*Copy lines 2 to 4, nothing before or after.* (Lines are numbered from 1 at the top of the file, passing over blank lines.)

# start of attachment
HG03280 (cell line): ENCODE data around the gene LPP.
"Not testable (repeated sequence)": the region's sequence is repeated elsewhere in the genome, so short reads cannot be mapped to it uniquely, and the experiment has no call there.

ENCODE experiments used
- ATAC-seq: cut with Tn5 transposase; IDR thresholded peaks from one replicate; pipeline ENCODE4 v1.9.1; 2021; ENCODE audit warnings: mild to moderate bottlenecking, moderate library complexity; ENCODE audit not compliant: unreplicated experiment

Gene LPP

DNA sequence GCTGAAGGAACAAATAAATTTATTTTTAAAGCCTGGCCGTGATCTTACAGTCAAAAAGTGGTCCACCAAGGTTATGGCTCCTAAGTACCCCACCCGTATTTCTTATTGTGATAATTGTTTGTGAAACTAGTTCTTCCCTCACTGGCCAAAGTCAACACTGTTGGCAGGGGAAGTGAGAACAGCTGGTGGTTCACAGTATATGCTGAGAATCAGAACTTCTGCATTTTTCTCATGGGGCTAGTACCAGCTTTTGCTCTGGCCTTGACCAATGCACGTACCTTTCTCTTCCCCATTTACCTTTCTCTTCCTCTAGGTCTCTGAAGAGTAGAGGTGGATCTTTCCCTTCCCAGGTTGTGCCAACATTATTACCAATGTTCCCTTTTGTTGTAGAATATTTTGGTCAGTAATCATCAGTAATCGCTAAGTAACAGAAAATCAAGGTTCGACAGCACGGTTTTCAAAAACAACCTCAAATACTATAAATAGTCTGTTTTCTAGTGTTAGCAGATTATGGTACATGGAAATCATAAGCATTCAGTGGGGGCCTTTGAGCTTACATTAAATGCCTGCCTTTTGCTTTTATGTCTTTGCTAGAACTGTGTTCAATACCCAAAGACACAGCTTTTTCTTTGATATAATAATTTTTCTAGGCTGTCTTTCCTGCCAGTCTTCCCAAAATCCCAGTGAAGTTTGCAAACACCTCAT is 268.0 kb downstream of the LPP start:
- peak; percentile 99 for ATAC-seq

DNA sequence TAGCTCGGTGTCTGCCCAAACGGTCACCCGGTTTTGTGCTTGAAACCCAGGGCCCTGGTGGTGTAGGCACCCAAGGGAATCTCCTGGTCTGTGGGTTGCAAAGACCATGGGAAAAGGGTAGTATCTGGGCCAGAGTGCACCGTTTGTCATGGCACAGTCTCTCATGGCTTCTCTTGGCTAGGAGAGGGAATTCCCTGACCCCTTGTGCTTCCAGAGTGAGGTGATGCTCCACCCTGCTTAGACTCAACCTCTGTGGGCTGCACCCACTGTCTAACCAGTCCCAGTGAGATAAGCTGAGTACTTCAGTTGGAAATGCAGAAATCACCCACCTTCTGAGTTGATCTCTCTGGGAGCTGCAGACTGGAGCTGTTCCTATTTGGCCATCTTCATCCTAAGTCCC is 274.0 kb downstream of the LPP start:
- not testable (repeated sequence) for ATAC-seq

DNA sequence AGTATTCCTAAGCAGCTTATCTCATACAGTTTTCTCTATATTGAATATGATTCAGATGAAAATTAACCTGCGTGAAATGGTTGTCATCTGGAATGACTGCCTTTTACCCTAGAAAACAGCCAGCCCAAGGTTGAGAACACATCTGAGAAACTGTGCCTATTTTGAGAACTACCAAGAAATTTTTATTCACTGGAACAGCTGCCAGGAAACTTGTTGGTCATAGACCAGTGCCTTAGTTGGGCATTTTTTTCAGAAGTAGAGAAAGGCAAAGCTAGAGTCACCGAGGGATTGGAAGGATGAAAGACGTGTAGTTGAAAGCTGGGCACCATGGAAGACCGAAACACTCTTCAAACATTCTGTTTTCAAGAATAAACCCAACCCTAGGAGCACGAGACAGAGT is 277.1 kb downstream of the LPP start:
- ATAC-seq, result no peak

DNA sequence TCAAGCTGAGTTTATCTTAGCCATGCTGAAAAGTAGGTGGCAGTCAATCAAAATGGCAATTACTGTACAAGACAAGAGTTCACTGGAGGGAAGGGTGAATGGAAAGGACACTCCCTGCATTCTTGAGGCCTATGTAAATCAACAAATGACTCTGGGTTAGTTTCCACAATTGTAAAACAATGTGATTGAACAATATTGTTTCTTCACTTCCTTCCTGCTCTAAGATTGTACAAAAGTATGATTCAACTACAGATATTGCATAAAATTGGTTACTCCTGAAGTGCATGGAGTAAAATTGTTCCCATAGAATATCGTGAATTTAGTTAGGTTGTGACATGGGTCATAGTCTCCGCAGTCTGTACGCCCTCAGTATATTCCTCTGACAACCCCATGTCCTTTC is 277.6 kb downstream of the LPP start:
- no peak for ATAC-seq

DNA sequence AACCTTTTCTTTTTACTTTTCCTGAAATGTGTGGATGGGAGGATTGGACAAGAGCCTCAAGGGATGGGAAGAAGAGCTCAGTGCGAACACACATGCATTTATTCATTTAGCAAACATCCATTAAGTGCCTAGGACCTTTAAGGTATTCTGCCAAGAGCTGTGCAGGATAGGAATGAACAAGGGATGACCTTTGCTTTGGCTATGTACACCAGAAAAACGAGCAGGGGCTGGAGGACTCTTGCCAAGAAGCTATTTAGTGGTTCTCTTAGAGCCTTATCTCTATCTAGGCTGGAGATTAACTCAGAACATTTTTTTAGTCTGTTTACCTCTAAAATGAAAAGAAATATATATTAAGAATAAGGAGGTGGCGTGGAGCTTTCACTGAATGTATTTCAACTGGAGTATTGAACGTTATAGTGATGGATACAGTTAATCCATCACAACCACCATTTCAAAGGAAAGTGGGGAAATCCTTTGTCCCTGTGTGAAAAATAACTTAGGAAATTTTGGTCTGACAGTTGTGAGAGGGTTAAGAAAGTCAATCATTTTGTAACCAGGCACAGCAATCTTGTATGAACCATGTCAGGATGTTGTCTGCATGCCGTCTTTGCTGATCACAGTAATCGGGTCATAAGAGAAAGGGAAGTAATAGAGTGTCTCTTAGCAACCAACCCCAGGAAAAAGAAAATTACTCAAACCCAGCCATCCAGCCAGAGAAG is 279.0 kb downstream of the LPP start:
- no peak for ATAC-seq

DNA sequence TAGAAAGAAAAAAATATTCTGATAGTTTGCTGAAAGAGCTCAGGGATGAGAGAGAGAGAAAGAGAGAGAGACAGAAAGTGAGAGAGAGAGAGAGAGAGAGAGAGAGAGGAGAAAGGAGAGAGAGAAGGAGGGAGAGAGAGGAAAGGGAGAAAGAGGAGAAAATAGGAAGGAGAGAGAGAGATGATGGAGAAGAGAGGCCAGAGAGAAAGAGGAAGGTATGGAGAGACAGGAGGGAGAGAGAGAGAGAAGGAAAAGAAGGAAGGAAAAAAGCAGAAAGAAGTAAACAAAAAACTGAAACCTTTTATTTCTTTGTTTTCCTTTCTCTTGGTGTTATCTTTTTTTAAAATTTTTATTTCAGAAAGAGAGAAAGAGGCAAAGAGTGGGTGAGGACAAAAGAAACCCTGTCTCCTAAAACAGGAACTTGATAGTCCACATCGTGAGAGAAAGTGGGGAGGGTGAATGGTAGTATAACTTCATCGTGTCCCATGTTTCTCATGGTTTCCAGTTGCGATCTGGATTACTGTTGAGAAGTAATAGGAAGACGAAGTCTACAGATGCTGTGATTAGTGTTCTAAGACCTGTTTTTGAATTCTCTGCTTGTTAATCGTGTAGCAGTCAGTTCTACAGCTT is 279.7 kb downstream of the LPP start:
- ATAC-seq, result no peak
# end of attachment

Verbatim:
"Not testable (repeated sequence)": the region's sequence is repeated elsewhere in the genome, so short reads cannot be mapped to it uniquely, and the experiment has no call there.

ENCODE experiments used
- ATAC-seq: cut with Tn5 transposase; IDR thresholded peaks from one replicate; pipeline ENCODE4 v1.9.1; 2021; ENCODE audit warnings: mild to moderate bottlenecking, moderate library complexity; ENCODE audit not compliant: unreplicated experiment